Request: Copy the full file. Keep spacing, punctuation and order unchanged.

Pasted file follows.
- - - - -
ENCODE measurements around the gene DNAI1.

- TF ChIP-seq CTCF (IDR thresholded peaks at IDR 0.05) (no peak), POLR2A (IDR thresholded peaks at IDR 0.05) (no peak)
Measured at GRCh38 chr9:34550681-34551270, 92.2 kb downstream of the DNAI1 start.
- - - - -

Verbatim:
ENCODE measurements around the gene DNAI1.

- TF ChIP-seq CTCF (IDR thresholded peaks at IDR 0.05) (no peak), POLR2A (IDR thresholded peaks at IDR 0.05) (no peak)
Measured at GRCh38 chr9:34550681-34551270, 92.2 kb downstream of the DNAI1 start.